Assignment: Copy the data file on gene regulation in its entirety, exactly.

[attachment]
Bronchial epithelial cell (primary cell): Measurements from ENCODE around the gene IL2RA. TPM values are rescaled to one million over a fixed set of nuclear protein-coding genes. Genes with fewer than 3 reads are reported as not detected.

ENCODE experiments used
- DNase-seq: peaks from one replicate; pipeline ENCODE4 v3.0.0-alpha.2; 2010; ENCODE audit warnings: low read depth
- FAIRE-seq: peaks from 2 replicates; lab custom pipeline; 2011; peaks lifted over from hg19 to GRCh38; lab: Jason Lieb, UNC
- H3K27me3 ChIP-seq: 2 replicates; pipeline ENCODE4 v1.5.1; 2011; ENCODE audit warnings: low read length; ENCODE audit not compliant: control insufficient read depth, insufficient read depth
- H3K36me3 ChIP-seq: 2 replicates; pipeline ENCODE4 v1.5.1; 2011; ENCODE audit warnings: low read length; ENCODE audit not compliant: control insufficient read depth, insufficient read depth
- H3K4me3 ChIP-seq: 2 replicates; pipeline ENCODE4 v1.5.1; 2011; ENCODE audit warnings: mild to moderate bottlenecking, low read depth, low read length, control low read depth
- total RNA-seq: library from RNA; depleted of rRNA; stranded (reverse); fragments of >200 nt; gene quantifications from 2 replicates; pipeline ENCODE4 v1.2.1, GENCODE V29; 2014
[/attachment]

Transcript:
Bronchial epithelial cell (primary cell): Measurements from ENCODE around the gene IL2RA. TPM values are rescaled to one million over a fixed set of nuclear protein-coding genes. Genes with fewer than 3 reads are reported as not detected.

ENCODE experiments used
- DNase-seq: peaks from one replicate; pipeline ENCODE4 v3.0.0-alpha.2; 2010; ENCODE audit warnings: low read depth
- FAIRE-seq: peaks from 2 replicates; lab custom pipeline; 2011; peaks lifted over from hg19 to GRCh38; lab: Jason Lieb, UNC
- H3K27me3 ChIP-seq: 2 replicates; pipeline ENCODE4 v1.5.1; 2011; ENCODE audit warnings: low read length; ENCODE audit not compliant: control insufficient read depth, insufficient read depth
- H3K36me3 ChIP-seq: 2 replicates; pipeline ENCODE4 v1.5.1; 2011; ENCODE audit warnings: low read length; ENCODE audit not compliant: control insufficient read depth, insufficient read depth
- H3K4me3 ChIP-seq: 2 replicates; pipeline ENCODE4 v1.5.1; 2011; ENCODE audit warnings: mild to moderate bottlenecking, low read depth, low read length, control low read depth
- total RNA-seq: library from RNA; depleted of rRNA; stranded (reverse); fragments of >200 nt; gene quantifications from 2 replicates; pipeline ENCODE4 v1.2.1, GENCODE V29; 2014